Universal Health Care And Socialized Medicine Will Not Work In The United States
Start writing a post
Politics and Activism

Universal Health Care And Socialized Medicine Will Not Work In The United States

I know that universal health care can look great on paper, but it is not meant for the US.

Universal Health Care And Socialized Medicine Will Not Work In The United States

Lately, the news has been full of talks of a new healthcare plan and ways to repeal The Affordable Care Act (also known as ObamaCare). I personally love the idea of universal health care and socialized medicine. It looks great on paper and I, of course, want everyone to have access to affordable healthcare and to be able to afford treatment if sick. However, I do not believe that universal health care is possible in the United States of America.

I became very interested in this topic due to having many units on health care in my political science 1200 class as well as watching a very interesting video on health care in different countries in one of my biology classes in college. Just to be clear: this article is not meant to be one-sided or necessarily affiliated with any political party, but more about my individual beliefs on health care in the United States.

As I said before, yes, universal health care looks great on paper. Who wouldn't want to have free access to doctors or if not free, for a very low cost? It works in many European countries such as France, Britain, and Germany, why not here? This leads me to my main point of why universal health care will not work in America: America is a capitalist country. Pretty much every aspect of the U.S. system involves markets, including the healthcare system. Don't get me wrong, I definitely think the prior health care policy in the US was broken as well, but the healthcare industry is a major market in the United States generating the economy. Without competition between companies, prices rise and we saw this with the introduction of ObamaCare. ObamaCare cannot be considered universal healthcare in my opinion and what it is doing to a lot of middle-class and rich Americans scares me for complete universal healthcare.

Another reason why socialized medicine would not work in the US includes basic structural differences between nations with socialized medicine and our own. A big difference is taxes as taxes are much higher in nations with universal medicine. Large education expenses in the United States such as medical school are often free or at a low cost in those nations. In order to make socialized medicine work how it does in those countries, some major structural changes would need to be made as well.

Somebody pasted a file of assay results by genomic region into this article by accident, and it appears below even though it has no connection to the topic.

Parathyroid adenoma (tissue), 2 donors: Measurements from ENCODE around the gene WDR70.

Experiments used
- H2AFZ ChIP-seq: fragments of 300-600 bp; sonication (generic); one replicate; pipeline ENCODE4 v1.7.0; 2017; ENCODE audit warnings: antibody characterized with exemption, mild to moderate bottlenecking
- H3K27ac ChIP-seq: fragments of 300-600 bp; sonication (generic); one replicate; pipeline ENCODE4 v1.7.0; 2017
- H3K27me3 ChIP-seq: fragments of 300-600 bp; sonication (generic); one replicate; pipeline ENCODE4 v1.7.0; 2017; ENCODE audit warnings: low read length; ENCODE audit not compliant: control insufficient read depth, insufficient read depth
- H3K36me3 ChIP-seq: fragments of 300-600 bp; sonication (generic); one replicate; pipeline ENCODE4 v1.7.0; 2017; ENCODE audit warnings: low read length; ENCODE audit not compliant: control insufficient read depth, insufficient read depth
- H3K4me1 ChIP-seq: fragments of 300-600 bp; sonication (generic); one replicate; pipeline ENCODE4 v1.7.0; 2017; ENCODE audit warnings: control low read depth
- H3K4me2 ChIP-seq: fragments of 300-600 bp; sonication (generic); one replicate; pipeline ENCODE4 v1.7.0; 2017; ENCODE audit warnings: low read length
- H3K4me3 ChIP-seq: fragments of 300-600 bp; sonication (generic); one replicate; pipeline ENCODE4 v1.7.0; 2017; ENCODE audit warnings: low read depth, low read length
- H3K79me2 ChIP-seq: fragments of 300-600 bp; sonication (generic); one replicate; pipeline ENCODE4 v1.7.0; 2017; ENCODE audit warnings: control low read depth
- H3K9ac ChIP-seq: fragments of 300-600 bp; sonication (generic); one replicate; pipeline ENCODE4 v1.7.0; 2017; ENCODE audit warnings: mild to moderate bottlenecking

As I said before, the idea of universal health care and socialized medicine look great on paper, but the system is not perfect. One flaw is that any people can go months to years to receive procedures for "non-life threatening" illnesses or injuries. As many Americans, I am unhappy with the current healthcare system and hope for reform, but I definitely do not think that universal healthcare is the solution.

Report this Content
This article has not been reviewed by Odyssey HQ and solely reflects the ideas and opinions of the creator.

The Gift Of Basketball

The NBA playoffs remind me of my basketball journey through time

Syracuse Basketball

I remember that when I was very little, my dad played in an adult basketball league, and I remember cheering him on with everything in me. I also remember going to Tuscola basketball games when the old floor was still there and the bleachers were still wooden. I remember always wanting to play basketball like my dad, and that's just what I did.

Keep Reading... Show less

Plus Size Appreciation: How I Learned To Love My Body

Because it is okay to not be "skinny."


In America, we tend to stick up our noses at certain things that aren't the norm. For example, people who are overweight, or the politically correct term “obese." Men and women who are overweight get so much backlash because they are not skinny or "in shape," especially, African-American women, who are typically known for having wider hips and thicker thighs. Robert Darryl, an African-American filmmaker, explains the overall intention of the body mass index in his follow-up sequel, “America the Beautiful 2: The Thin Commandments."

Keep Reading... Show less

It's More Than Just A Month

Mental Awareness reminds you that it's always darkest before the dawn.

Odyssey recognizes that mental well-being is a huge component of physical wellness. Our mission this month is to bring about awareness & normality to conversations around mental health from our community. Let's recognize the common symptoms and encourage the help needed without judgement or prejudice. Life's a tough journey, we are here for you and want to hear from you.

As the month of May begins, so does Mental Health Awareness Month. Anxiety, depression, bipolar mood disorder, eating disorders, and more affect millions of people in the United States alone every year. Out of those affected, only about one half seek some form of treatment.

Keep Reading... Show less

Pop Culture Needs More Plus Size Protagonists

When almost 70% of American women are a size 14 or bigger, movies like Dumplin' are ridiculously important, while movies like I Feel Pretty just feel ridiculous.


For as long as I can remember, I've been fat. The protagonists in the movies I've watched and the books I've read, however, have not been. . .

Keep Reading... Show less
How I Met My Best Friends In College

Quarantine inspired me to write about my freshman year to keep it positive and focus on all the good things I was able to experience this year! In this article, I will be talking about how I was able to make such amazing friends by simply putting myself out there and trying new things.

Keep Reading... Show less

Subscribe to Our Newsletter

Facebook Comments